Friday, March 18, 2016

Birthday Sewing

It is fun to sew for granddaughters, especially if you do so before they become too opinionated and too dependent on cheap fashion. Three times a year I have an opportunity to sew for my sweet girls on their birthdays. It is great fun for me and I love seeing them in my makes. But they are all old enough now to have clothing opinions and I have to respect that.

Can you tell I've been burned a few times?

This time I chose Butterick 5877, a sweet and somewhat modern pattern, appropriate for a 10-year-old. This is an age-group with few options in the Big 4 pattern companies. Most styles are too young and too small, or too old and too curvy.

I guess I have become spoiled with great instructions from independent pattern makers like The Sewing Workshop and Cutting Line Designs. And Vogue typically has pretty good instructions. I was disappointed in this set of instructions. It is labeled Easy and it could be easy with better instructions. It did not slow me down but I wondered how it might affect a new sewer.

The skirt is completely circular (love that!) and the bodice is pretty straight across the high waistline, so you have to sew a curve to a straight line. My first make was in a woven printed cotton, nice stable stuff, really easy to sew. The instructions are these:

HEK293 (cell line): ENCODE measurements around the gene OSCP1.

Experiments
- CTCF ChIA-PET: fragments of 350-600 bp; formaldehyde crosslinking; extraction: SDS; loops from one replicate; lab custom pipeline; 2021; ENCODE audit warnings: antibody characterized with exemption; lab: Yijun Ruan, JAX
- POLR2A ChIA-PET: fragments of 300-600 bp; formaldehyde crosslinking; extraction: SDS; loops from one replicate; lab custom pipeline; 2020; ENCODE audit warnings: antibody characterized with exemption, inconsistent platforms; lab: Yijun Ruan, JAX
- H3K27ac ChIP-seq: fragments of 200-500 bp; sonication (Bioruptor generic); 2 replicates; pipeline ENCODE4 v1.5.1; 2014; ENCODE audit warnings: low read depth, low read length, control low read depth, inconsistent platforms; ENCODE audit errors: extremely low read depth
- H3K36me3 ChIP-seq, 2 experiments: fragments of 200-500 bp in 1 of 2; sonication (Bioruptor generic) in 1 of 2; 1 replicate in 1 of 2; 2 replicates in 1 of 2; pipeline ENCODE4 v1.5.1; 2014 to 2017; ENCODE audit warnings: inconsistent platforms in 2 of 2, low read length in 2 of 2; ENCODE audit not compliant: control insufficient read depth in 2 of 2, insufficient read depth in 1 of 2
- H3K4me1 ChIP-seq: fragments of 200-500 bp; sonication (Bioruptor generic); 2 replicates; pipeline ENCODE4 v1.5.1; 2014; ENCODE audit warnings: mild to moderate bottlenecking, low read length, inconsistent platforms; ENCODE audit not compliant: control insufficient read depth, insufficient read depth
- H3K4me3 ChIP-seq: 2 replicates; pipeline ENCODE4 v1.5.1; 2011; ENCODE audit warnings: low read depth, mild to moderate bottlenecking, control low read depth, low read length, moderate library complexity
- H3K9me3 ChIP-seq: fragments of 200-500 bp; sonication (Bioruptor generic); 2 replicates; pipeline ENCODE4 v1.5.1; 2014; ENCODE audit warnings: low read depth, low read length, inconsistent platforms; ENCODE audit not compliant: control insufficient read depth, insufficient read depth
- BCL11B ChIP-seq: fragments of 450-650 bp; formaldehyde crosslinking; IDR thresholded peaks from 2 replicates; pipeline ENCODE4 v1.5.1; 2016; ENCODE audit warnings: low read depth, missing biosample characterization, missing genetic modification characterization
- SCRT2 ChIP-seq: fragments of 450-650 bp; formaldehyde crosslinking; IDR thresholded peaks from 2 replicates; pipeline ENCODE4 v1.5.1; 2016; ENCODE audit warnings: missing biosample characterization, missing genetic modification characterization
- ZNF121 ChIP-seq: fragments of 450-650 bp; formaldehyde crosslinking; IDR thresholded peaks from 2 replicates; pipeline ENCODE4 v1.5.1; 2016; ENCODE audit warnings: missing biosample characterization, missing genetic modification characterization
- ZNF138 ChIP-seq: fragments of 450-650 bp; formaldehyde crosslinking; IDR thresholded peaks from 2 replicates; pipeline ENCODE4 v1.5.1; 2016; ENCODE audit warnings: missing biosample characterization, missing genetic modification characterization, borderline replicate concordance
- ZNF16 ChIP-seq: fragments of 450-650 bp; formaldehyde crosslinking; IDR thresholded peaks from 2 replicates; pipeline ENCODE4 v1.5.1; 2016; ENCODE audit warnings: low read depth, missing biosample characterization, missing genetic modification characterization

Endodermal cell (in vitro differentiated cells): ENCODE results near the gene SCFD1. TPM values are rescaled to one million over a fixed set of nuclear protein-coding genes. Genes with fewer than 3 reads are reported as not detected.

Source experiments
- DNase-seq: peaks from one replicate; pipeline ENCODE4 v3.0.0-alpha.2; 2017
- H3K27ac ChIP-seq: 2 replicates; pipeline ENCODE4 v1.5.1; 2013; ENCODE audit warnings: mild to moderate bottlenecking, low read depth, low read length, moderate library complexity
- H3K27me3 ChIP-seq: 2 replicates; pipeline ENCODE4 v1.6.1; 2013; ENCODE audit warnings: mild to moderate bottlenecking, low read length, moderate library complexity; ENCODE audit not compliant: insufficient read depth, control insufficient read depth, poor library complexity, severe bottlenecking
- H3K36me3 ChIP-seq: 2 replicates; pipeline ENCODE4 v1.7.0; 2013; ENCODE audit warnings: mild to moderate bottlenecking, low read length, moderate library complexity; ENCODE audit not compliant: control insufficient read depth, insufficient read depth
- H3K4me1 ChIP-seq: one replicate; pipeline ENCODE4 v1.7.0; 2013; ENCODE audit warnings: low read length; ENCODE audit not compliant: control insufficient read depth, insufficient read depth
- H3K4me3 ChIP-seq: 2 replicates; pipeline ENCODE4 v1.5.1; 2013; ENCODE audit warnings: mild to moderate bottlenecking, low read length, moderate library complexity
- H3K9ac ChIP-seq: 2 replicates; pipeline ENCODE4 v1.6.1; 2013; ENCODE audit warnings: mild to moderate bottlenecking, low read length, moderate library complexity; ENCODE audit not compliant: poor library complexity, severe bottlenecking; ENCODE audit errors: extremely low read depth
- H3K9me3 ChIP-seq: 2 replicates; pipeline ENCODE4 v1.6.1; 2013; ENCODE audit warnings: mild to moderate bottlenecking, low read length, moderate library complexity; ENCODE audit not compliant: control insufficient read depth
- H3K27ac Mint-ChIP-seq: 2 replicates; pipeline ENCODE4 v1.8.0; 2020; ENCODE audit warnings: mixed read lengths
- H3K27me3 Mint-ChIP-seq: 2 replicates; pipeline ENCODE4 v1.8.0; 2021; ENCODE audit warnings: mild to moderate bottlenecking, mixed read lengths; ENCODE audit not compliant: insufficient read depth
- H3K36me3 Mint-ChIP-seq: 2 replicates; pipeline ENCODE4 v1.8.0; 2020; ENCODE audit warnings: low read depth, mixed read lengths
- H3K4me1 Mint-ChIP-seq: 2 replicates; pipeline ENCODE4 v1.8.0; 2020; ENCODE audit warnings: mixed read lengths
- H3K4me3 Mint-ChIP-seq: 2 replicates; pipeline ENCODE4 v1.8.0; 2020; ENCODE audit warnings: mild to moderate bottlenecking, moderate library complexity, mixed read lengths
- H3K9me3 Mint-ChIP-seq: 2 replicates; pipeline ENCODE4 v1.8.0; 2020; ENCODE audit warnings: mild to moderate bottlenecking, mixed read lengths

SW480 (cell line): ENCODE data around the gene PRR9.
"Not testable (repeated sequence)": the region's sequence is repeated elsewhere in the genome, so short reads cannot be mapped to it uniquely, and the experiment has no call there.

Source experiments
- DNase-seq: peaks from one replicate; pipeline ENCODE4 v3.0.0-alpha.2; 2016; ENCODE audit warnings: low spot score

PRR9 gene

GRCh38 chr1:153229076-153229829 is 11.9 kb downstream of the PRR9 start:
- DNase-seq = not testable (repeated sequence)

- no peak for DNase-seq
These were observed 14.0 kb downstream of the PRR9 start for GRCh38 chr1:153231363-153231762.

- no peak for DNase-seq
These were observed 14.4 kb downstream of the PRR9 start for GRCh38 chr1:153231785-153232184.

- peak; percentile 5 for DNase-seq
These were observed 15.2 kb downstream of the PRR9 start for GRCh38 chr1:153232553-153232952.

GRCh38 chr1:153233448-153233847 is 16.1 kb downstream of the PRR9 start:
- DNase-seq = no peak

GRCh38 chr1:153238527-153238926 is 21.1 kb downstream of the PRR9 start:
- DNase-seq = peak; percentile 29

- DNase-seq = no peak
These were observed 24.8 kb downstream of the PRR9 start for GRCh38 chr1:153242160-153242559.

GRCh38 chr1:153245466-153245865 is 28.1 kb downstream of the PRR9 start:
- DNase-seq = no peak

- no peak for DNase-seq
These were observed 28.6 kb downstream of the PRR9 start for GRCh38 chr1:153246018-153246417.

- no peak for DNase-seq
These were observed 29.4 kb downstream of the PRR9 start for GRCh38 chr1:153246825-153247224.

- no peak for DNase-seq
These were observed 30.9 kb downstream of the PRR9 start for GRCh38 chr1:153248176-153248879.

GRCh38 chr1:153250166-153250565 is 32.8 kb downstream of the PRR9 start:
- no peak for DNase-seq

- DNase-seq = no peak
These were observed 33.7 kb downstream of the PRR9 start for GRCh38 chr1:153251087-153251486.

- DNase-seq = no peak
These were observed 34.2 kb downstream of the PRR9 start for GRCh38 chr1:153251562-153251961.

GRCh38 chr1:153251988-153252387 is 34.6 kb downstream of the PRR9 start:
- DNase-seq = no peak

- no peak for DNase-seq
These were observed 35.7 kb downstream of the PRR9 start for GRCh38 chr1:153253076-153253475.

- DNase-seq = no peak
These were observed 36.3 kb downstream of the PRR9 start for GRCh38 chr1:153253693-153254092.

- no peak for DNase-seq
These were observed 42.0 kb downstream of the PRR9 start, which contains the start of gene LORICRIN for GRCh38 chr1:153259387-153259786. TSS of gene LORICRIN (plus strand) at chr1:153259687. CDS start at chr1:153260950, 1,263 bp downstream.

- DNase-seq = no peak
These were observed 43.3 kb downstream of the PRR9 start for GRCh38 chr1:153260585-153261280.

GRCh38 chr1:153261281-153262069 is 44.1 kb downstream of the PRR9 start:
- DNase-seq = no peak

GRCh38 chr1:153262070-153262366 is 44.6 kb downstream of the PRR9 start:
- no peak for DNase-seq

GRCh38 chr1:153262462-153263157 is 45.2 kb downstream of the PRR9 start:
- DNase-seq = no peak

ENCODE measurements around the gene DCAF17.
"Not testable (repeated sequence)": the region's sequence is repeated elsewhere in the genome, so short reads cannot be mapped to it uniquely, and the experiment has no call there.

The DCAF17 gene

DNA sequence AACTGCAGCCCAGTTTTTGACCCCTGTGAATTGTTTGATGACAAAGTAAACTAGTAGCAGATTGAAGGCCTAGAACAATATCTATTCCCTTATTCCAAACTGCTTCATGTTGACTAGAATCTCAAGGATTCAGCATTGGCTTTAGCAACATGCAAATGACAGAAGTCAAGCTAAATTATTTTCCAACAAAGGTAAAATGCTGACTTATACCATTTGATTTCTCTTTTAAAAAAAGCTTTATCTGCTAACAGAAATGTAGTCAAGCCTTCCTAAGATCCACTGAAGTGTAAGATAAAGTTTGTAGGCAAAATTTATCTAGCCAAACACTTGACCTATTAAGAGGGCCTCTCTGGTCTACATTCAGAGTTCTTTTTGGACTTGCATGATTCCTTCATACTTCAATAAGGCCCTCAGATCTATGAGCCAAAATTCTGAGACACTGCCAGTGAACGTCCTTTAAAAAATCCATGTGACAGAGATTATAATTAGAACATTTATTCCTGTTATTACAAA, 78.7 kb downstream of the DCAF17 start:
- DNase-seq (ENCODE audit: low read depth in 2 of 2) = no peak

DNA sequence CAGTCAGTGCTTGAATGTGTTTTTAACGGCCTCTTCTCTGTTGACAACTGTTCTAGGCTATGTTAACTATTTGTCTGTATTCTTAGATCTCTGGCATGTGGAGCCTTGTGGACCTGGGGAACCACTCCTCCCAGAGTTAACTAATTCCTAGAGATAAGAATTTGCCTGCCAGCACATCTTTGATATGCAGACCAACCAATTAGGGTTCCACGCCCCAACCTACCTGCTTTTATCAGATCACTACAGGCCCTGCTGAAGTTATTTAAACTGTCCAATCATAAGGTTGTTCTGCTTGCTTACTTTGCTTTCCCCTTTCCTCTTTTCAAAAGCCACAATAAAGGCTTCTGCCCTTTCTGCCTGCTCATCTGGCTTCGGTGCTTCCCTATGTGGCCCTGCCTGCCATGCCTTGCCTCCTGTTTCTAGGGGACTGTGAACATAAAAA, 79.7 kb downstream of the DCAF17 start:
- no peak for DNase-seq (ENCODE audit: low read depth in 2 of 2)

Pin upper edge of skirt to lower edge of bodice matching seams and centers. Stitch.

Can we say just a little more, Butterick Patterns? Perhaps this: Stay-stitch along the seam line of the skirt and clip so that it will fit the bodice seam. Then match notches, seams and centers, pin and stitch.

They even define stay-stitching in their plug-in glossary but never, ever use it in the instructions. OK. Enough whining. I actually had a blast making this.

The print is a piece Hannah selected a year or so ago. It has little gold flecks in it and I was not crazy about it. But I like now.

The pattern calls for a buttons in the back of the bodice. Knowing how chaotic DD's life is and how difficult it is button yourself up in the back, I opted for a zipper instead.

The cropped leggings are a cotton knit, super easy to make. I can visualize Hannah running around the neighborhood in this ensemble, with her skirt flying. She does this.

She loves these buttons!

The second one is very plain. I used the longer skirt so that it is a dress, rather than a tunic. Because the jersey knit was wide, I was able to cut the skirt without any seams - just a circle with a little waistline hole. I used a striped cotton shirting to add a bit of weight to the hem.

Because it is so plain, I have asked Hannah to come up with some ways to take it up a notch. This is something we've done with other plain dresses. She likes to sketch and I'm hoping she'll come up with some applique ideas.

And now, it's back to selfish sewing.


  1. so cute! and I sympathize. No granddaughters and my grandson is now 7 - hard to sew for him! Board shorts, yoga-style pants, and robes work though, especially in his school colors. Sigh.

  2. What cute outfits! Thanks for clarifying how to fit the shirt into the top! Sounds like something I could whip up quickly for my young granddaughters. THANKS!!!